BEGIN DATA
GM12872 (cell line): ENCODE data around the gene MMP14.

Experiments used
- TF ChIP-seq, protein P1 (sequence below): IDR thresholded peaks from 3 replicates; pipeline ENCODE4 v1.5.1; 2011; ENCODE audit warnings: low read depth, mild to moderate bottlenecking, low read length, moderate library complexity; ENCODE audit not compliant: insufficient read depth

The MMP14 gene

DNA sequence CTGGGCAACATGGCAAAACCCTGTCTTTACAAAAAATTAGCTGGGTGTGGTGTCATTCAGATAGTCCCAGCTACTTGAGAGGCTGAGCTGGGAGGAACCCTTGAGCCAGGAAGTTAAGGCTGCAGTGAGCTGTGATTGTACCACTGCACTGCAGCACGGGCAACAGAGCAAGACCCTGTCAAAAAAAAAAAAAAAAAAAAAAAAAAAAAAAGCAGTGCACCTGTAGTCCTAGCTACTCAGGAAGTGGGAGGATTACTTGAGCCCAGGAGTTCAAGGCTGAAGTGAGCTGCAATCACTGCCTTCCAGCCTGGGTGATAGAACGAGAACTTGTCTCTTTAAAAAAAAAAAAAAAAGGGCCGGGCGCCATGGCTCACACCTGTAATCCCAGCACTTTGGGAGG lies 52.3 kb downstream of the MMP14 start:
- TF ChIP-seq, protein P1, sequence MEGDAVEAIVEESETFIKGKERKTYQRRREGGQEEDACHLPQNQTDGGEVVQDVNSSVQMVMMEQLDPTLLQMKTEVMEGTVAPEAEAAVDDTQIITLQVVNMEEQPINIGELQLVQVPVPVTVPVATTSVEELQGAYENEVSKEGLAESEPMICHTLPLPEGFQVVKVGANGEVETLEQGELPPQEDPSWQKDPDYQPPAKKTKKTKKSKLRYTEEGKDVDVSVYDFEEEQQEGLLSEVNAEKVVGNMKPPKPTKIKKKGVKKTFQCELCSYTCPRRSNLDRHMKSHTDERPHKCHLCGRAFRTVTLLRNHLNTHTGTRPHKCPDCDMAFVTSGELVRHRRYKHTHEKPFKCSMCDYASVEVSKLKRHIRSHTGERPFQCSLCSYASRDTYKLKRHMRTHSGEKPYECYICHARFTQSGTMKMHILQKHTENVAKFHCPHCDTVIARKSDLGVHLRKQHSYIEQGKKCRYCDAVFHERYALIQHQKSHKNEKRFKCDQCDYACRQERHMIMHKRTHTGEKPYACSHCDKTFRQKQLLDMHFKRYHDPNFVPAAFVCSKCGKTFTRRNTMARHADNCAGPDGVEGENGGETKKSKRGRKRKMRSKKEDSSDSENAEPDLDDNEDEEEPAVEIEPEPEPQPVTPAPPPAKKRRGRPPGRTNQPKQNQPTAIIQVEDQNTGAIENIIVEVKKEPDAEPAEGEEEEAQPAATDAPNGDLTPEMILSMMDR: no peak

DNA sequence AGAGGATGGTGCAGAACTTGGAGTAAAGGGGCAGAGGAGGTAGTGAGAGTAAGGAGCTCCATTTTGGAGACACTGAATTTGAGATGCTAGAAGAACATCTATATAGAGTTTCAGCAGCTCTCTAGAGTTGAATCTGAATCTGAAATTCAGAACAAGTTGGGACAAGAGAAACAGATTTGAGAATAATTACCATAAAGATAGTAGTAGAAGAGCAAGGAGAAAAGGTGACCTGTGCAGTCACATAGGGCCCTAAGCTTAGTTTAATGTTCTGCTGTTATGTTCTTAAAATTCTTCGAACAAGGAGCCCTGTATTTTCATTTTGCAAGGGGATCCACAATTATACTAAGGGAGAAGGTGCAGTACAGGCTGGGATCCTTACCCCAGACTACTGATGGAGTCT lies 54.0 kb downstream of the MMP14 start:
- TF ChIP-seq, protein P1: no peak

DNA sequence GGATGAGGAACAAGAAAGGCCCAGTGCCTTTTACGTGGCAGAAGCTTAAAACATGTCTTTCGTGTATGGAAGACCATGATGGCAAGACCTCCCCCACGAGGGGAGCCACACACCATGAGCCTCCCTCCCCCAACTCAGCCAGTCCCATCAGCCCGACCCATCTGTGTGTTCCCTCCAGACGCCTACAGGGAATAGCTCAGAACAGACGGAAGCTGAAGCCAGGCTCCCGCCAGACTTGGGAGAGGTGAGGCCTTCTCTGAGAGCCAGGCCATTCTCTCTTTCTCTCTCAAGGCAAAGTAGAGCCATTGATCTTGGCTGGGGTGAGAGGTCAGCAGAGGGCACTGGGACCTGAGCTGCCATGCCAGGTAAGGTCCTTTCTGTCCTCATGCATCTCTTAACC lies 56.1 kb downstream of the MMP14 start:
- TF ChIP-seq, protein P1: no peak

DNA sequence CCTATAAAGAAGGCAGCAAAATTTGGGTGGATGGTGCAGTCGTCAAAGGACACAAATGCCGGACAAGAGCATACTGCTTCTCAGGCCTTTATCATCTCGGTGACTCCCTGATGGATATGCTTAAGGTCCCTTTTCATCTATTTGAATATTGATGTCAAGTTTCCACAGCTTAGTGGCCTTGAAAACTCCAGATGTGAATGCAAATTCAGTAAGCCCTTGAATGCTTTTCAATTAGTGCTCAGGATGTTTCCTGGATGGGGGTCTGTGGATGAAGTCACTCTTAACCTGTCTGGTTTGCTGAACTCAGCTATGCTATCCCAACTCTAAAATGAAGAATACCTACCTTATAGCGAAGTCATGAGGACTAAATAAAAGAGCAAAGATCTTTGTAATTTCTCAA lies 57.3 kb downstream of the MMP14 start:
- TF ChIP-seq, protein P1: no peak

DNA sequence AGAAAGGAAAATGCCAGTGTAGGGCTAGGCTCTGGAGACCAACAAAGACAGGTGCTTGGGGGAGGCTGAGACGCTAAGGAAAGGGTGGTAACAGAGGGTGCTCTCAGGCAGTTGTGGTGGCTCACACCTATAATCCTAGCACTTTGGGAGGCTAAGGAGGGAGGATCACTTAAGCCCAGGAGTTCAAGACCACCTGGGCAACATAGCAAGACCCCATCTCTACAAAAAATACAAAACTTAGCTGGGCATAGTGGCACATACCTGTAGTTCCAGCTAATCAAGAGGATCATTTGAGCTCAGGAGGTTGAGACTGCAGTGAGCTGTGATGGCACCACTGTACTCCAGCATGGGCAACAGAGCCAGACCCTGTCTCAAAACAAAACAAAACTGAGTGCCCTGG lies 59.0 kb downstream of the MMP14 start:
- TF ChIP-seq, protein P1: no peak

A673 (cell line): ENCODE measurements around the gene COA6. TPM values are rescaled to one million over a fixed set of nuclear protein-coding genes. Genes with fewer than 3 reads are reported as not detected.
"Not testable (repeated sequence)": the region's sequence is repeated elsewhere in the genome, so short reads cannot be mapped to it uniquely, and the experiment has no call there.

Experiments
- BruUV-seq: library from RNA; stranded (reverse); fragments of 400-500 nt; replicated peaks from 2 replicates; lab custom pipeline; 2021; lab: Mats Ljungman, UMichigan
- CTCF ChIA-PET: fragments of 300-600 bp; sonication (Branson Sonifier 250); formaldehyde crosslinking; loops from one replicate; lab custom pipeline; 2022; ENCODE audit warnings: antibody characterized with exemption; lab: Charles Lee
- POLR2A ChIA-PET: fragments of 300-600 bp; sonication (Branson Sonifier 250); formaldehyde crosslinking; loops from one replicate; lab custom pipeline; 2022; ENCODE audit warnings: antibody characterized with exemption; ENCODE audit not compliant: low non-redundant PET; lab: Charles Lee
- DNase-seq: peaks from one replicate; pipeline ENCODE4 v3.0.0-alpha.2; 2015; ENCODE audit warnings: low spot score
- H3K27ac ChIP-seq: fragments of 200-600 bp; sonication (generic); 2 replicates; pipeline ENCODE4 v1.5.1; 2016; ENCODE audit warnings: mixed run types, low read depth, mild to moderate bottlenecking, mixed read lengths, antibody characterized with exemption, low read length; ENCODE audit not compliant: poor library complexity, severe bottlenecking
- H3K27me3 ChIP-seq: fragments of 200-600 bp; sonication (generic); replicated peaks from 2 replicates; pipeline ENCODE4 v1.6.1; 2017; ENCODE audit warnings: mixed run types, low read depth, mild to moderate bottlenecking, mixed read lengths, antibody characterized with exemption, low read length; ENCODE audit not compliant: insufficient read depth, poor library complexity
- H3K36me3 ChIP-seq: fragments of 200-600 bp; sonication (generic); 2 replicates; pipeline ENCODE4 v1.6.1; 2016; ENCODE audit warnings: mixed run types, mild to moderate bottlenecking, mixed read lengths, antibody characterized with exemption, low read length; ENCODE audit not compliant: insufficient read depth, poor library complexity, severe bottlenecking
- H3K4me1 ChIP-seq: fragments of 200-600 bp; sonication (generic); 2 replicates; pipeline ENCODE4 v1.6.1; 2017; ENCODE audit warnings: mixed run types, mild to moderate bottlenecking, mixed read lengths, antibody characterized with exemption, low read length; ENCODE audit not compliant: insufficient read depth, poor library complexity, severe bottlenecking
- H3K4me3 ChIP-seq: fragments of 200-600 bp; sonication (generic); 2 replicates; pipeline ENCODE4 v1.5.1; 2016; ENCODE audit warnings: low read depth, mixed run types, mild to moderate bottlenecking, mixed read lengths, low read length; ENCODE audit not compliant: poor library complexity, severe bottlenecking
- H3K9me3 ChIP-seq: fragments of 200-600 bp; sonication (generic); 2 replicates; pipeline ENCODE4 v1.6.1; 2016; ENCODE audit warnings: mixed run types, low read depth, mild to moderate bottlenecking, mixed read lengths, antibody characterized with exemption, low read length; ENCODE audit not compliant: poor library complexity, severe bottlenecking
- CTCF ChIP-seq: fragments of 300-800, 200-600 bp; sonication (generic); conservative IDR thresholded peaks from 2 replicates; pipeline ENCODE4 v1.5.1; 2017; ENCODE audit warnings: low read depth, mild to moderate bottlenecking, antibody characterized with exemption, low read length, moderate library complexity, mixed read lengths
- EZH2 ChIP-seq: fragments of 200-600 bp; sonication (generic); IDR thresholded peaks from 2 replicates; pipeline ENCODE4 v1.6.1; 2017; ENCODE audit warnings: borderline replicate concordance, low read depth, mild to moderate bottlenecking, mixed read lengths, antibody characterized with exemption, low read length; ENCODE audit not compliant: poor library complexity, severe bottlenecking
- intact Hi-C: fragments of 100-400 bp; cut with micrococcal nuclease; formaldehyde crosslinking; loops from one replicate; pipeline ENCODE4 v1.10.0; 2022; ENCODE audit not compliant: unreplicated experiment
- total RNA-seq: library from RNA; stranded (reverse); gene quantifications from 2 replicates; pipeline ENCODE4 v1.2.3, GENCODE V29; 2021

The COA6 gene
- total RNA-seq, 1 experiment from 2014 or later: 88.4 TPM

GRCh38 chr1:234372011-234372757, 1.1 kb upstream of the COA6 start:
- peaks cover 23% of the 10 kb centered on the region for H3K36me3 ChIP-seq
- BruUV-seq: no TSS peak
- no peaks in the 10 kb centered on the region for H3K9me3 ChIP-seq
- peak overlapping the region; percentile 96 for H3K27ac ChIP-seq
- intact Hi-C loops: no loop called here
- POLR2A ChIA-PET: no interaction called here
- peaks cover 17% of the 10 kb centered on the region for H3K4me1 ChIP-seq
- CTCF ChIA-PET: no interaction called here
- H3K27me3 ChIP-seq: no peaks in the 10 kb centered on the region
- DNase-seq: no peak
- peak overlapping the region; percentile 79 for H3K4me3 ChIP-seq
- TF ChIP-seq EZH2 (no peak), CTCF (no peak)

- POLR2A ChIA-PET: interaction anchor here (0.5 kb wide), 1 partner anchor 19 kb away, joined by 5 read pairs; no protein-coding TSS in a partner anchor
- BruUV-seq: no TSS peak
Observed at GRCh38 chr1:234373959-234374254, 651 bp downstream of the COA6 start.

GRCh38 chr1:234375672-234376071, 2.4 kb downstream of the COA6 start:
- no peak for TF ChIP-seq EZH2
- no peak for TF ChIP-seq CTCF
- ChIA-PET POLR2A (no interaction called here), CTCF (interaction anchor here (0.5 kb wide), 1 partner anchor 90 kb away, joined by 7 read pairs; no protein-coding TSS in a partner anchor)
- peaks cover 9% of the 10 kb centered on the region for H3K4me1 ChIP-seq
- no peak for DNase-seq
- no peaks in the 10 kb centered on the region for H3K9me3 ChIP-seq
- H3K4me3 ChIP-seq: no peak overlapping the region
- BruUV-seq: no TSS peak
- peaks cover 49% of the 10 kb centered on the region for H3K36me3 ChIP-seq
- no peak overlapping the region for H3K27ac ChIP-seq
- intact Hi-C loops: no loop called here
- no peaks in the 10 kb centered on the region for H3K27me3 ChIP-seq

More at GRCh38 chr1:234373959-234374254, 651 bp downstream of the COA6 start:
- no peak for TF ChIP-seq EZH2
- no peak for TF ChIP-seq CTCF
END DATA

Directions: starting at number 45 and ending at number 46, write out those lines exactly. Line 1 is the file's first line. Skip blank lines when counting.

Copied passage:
- peak overlapping the region; percentile 79 for H3K4me3 ChIP-seq
- TF ChIP-seq EZH2 (no peak), CTCF (no peak)